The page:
Credits: IPEV/PNRA-L. Moggio

Credits: IPEV/PNRA-L. Moggio

On 8 April 2015, 17:00 local time, the atmosphere in the living room of Concordia station is electric. The crew prepared for this moment, by arranging sofas, positioning cameras and carefully hanging our national flags (Europe, Italy, France, UK and Switzerland). Mario Salza, the stationleader, refreshes his introductory speech while performing a final check of the audio-video signal. Our skeleton team of thirteen people here for the winter, of which I am one, take a seat in front of the webcam in tense anticipation.

At 9:30 GMT Greenwich mean time, as used on the International Space Station or 17:30 local time at our part of Antarctica, the computer starts ringing. It is Houston mission control and a couple of minutes later ESA astronaut Samantha Cristoforetti appears on our screen. We are onboard the International Space Station, 400 km above our head! It is a paradox that the Space Station is actually our closest Antarctic neighbor. The Russian team who live at Vostok station, 600 km south west of us, are further away than Samantha in space!

Samantha. Credits: ESA/NASA

Samantha. Credits: ESA/NASA

We are delighted to see the first female Italian astronaut weightless hair but even more her smile, kindness and positive, open attitude. We are happy to find her in excellent shape and, as she says herself, she is well adapted to the space environment.

We greet each other with a rush of emotions, remembering our previous encounter in Cologne last October. We met her on the last day of our training at ESA’s Europrean Astronaut Centre. When we met her in Germany she was saying farewell to the ESA team who had trained and prepared her for her Expedition 42/43 Futura mission. In recognition of our future challenges in Concordia, Antarctica and hers on the International Space Station, in Earth orbit, we cheered together and held a present of hers, a small piece of tissue with the motto: “DON’T PANIC!”.

Mario briefly introduces our french-italian-english-swiss at Concordia, better known as DC11 – Dome C 11th overwintering crew. He continues to introduce the station and summarises the scientific and logistic activities taking place here. Samantha then takes us on a tour through the modules of the International Space Station. During the tour we meet her colleagues: the american Terry Virts and the russian Anton Shkaplerov. We discuss physiological adaptation, technical solutions for waste recycling, food, science. We feel close as we are both part of extreme missions that are important for mankind to understand our planet and its inhabitants while pushing boundaries towards new horizons.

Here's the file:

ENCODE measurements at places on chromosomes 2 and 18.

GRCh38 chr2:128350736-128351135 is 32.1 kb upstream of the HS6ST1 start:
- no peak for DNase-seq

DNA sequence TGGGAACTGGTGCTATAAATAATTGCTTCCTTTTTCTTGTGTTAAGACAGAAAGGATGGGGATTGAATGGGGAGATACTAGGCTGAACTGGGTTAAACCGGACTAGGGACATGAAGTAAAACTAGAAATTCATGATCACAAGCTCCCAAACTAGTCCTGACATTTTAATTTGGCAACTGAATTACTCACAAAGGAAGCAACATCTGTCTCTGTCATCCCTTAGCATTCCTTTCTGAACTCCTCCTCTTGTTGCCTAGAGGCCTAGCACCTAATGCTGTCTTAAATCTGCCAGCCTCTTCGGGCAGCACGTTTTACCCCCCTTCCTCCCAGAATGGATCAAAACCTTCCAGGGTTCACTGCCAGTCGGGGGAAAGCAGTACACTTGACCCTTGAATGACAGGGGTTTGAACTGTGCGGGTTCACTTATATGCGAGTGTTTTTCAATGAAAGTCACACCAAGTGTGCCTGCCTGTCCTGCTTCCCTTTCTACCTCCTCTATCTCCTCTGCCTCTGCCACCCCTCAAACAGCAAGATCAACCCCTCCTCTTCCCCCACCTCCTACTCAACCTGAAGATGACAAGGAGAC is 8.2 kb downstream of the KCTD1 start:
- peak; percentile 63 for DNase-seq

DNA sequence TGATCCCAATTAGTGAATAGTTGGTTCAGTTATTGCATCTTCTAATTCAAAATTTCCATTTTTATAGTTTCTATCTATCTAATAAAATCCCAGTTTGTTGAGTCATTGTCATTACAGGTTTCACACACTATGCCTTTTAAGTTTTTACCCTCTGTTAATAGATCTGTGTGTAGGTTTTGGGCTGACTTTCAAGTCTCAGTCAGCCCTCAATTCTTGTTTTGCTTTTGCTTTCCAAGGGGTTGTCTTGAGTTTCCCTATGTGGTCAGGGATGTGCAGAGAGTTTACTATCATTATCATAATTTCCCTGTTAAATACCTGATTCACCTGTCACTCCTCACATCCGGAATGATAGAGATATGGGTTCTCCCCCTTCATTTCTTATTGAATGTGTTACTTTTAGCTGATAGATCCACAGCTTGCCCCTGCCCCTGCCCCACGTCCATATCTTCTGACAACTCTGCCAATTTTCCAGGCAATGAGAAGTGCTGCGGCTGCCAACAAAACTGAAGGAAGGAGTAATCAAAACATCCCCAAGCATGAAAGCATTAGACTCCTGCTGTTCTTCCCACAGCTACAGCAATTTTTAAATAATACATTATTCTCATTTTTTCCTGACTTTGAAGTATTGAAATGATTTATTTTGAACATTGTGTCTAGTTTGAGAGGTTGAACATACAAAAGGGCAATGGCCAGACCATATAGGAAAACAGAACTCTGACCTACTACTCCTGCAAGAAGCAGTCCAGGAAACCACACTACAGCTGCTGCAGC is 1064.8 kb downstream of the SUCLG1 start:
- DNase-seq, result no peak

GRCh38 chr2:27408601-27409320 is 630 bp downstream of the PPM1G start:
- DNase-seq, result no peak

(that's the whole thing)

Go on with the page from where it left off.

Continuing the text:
What do such different environments have in common? The Internatioanl Space Station is circling Earth 400 km above while Concordia station is only 3.2 km above sea level but 4000 km from the nearest city and more than 15000 km from Europe. Why does ESA conduct human biology and medicine research on astronauts in space as well as on the “hivernauts” at Concordia?

image4ESA does not call Concordia “White Mars” without a reason. Concordia is a “space analogue” meaning that the environmental, social and professional conditions as well as logistics experienced by the winter crew are the closest on Earth to those experienced by astronauts during a long-duration space flight.

But let’s go back to Samantha. While it had been exciting talking to her and sharing experiences, she had put aside one last breath-taking surprise for us… she turns the webcam round in the Cupola observatory so it faces outer space. Together with Samantha we face the window and like curious children stare outside in wonder, towards the Sun, our star, which is rising, lighting up Earth’s curvature. Our planet down there, a tiny rotating spheroid in the universe. It would be fantastic to look at the Space Station passing by at 28000 Km/h in the sky of Concordia and greet each other, but unfortunately the space outpost does not fly far enough south for us to see it.

image6Living on the Space Station, Samantha experiences sixteen sunrises, or sixteen days, in 24 hours. At Concordia, as we live without sunrise for many months, we feel as if we are living one long day in the year. 26 April is Samantha’s birthday, I think that celebrating your birthday in space or in Antarctica is a milestone memory that will stay with anybody for the rest their lives.

We would all like to thank you NASA and ESA for this wonderful opportunity.

Lorenzo Moggio